18. “Arbitrage” is a dangerous sounding word for “riskless profit”. In the context of stock markets, it involves buying a stock AND simultaneously selling the same stock in the futures market, if a price differential exists. On the last Thursday of the month (called futures expiry date), the prices usually converge, yielding a riskless profit whatever the final closing price. Do the math and see, its fun!
19. OK, we’ll do the math for you. Let’s say a stock trades at Rs. 8 in the normal segment and Rs. 10 in the futures segment. You buy 1 stock (in the normal segment) and sell 1 stock (in futures) simultaneously. On the expiry date, the price converges at Rs. 9. You make Rs. 1 profit from both trades (a net profit of Rs. 2). What if the stock crashes to Rs. 6? You make a loss of Rs. 2 on the first trade and a profit of Rs. 4 on the second trade (a net profit of Rs. 2). What if the stock rises to Rs. 12? You make a profit of Rs. 4 on the first trade and a loss of Rs. 2 on the second trade. A profit of Rs.2 again! It’s almost magical.
20. Stocks and stock markets rise and fall in anticipation of events, never as a result of events. If you’re waiting for some specific news item before you enter a stock – remember, the market will beat you to it.
21. The expert on CNBC-TV18 is probably as clueless as the next person about the next big “turn” the market is going to take. Real experts don’t appear on TV – they are cooped up in their trading rooms making millions. It’s likely they don’t even switch on their TV’s during trading hours.
22. BTST stands for Buy Today Sell Tomorrow. It’s a facility that allows you to sell shares even one day after you buy, without actually receiving the shares into your DEMAT account (which takes 3 days). It’s a highly recommended strategy for your stock broker. In other words, it’s a cheeky way for your broker to maximize portfolio turnover (and hence brokerages) in a bullish market!
23. What are “circuits”? Upper and Lower circuits sometimes get triggered for stocks (and very rarely for indices). These circuit levels range from 10% to 20% above or below the previous closing price, and circuit breakers bring trading to a pause or a complete halt for the day (so traders can grab a mug of cold beer and regain their sanity). The main purpose of circuit breakers is to curb panic selling. Beware – some stocks which are listed in the futures market don’t have circuit filters! (think “Free Falling” by Tom Petty)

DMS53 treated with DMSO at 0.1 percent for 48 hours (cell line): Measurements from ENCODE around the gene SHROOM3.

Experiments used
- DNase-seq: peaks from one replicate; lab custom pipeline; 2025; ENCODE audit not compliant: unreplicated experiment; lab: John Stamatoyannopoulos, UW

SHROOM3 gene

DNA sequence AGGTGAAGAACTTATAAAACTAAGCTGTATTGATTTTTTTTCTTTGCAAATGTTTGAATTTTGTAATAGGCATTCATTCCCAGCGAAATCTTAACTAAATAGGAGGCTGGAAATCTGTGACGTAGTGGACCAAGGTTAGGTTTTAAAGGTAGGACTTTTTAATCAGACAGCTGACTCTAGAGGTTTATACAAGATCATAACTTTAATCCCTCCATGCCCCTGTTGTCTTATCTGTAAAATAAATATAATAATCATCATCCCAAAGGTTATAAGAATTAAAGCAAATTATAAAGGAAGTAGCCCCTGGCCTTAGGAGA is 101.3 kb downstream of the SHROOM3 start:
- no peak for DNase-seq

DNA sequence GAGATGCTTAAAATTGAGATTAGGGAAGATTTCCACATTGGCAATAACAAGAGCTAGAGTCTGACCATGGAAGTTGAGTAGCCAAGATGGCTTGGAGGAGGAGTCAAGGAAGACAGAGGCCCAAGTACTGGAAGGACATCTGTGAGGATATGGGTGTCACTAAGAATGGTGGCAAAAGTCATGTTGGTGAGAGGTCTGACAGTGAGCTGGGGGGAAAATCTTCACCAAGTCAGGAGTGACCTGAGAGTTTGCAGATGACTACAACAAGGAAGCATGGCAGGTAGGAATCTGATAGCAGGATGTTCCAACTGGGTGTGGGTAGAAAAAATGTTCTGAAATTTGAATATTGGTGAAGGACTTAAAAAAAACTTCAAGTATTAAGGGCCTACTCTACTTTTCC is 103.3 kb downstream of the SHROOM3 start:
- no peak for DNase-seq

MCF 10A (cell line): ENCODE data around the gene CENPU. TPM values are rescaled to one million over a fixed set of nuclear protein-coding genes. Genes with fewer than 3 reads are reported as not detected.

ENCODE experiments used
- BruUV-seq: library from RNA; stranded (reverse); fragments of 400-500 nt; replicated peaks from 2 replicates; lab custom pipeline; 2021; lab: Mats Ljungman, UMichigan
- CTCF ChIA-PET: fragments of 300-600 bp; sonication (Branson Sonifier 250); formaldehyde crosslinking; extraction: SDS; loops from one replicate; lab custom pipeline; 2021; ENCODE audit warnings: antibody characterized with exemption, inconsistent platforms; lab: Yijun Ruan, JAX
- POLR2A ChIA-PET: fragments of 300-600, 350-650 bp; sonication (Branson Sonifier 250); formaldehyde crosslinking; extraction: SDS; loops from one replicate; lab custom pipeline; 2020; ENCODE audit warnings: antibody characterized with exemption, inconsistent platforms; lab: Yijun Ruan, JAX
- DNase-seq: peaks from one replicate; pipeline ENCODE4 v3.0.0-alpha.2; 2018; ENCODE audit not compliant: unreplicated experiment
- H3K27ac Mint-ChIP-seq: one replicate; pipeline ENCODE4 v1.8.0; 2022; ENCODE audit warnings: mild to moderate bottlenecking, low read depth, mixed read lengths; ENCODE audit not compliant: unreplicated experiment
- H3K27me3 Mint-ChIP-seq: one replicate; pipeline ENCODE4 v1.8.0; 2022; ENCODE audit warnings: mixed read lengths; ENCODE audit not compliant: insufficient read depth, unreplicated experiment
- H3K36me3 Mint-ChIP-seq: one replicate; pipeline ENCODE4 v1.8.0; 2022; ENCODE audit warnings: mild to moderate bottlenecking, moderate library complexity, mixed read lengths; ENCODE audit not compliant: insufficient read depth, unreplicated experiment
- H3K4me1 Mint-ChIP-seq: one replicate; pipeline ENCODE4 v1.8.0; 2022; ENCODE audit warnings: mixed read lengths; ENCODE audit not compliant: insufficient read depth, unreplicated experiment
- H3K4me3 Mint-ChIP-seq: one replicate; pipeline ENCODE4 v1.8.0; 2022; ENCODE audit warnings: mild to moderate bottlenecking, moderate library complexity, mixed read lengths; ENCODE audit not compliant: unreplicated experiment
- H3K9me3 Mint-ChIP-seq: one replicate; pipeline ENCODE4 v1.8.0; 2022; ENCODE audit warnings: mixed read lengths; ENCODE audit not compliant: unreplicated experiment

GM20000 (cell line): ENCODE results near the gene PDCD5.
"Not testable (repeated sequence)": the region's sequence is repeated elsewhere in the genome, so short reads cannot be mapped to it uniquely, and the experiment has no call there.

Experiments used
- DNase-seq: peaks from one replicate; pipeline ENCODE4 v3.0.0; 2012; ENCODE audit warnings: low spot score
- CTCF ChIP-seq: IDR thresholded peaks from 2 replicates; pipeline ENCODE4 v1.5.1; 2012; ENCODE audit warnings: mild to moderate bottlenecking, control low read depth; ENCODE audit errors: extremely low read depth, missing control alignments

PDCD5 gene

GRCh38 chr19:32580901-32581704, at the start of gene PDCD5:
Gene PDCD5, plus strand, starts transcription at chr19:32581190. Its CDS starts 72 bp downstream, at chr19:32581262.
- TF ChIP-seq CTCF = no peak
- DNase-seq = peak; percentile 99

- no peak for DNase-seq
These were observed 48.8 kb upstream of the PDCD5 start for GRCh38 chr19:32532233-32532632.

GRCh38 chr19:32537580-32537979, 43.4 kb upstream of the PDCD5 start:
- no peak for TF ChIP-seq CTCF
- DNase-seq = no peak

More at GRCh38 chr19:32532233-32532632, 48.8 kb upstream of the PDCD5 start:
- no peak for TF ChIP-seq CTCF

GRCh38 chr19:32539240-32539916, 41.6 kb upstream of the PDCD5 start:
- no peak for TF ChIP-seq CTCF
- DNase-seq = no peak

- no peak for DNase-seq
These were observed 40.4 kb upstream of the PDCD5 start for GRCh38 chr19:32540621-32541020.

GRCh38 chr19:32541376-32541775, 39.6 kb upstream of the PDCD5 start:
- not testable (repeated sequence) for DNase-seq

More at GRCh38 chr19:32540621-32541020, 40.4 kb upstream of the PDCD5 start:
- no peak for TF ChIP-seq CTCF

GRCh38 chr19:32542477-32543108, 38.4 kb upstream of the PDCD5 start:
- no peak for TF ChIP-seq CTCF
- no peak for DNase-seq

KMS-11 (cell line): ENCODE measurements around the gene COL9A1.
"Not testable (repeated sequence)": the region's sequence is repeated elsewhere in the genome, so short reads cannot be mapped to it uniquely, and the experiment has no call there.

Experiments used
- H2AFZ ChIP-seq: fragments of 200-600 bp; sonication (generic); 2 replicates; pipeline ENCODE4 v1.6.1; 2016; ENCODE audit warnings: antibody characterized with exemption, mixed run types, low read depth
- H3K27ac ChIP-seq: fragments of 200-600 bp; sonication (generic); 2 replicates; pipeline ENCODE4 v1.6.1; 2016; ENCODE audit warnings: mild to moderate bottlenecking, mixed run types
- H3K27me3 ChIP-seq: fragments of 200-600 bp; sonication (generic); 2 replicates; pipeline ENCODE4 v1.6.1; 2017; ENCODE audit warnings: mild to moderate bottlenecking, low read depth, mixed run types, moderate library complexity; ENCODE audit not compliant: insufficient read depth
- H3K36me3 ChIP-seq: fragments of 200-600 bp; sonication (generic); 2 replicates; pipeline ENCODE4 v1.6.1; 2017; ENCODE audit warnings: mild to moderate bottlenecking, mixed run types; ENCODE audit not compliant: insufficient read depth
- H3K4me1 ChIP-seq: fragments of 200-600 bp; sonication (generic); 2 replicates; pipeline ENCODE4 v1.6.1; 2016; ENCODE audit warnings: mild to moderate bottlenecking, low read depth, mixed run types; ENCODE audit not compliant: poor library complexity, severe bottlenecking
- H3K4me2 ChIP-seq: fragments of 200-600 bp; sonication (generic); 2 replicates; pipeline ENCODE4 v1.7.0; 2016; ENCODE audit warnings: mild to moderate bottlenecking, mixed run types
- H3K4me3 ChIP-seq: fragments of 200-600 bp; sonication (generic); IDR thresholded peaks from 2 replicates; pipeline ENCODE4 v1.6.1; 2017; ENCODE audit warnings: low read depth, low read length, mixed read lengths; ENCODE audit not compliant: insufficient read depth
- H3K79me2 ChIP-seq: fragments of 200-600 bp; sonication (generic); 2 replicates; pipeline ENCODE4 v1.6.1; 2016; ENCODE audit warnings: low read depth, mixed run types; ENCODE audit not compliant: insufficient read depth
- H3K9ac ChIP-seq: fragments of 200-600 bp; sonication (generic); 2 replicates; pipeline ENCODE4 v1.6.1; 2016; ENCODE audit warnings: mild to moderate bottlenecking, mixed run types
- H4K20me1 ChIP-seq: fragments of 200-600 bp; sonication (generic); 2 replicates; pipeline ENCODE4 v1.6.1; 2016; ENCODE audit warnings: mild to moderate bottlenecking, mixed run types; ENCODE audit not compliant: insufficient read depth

24. What if we are in a bubble? Some hedge fund manager (David Einhorn) just said we might be in a tech bubble. Back to point 21: He doesn’t know. It’s just a headline. Bubbles don’t mean anything. We had an internet bubble in the 90s. Then, a housing bubble. Bubbles, bubbles, bubbles! And if you just held through all of that, your stock portfolio would be at an all-time high right now, with the Nifty closing the week at nearly 8400.
25. Lastly - should you put all of your money in stocks? No. Use this guideline: No more than 5% of your portfolio in any one stock. But if the stock grows past 5% you can keep it. To quote Warren Buffett again: “If you have LeBron James on your team, you don’t trade him away.” No more than 50% of your total portfolio (including FD’s and real estate) in stocks (unless some of the stocks grow, in which case you just keep letting them grow).
Still confused about investing in the stock markets? Please feel free to write to us at firstname.lastname@example.org